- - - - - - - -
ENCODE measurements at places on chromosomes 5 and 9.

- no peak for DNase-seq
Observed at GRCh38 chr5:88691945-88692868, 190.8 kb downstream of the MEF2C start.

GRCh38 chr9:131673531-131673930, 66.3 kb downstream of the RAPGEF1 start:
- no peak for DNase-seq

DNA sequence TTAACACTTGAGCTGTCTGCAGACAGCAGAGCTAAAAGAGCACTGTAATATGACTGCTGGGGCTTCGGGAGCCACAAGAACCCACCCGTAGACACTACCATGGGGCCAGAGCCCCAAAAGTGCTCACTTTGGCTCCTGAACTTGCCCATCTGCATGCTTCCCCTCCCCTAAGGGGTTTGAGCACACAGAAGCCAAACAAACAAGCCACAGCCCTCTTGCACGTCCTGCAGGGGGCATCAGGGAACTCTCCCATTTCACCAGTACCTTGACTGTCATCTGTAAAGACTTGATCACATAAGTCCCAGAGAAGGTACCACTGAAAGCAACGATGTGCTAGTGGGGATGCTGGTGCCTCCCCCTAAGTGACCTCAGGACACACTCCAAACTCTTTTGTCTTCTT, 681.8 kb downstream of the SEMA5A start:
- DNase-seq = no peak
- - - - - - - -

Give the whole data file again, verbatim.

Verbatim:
ENCODE measurements at places on chromosomes 5 and 9.

- no peak for DNase-seq
Observed at GRCh38 chr5:88691945-88692868, 190.8 kb downstream of the MEF2C start.

GRCh38 chr9:131673531-131673930, 66.3 kb downstream of the RAPGEF1 start:
- no peak for DNase-seq

DNA sequence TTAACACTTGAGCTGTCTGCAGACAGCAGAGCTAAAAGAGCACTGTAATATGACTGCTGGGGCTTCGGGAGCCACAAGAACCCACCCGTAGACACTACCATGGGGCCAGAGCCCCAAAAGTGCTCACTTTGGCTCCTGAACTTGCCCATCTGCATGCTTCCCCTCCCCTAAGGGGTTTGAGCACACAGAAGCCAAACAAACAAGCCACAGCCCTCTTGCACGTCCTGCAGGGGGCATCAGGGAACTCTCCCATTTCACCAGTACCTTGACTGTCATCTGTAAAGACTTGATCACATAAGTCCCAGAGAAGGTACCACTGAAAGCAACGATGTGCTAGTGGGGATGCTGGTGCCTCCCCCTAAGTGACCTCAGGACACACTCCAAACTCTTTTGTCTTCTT, 681.8 kb downstream of the SEMA5A start:
- DNase-seq = no peak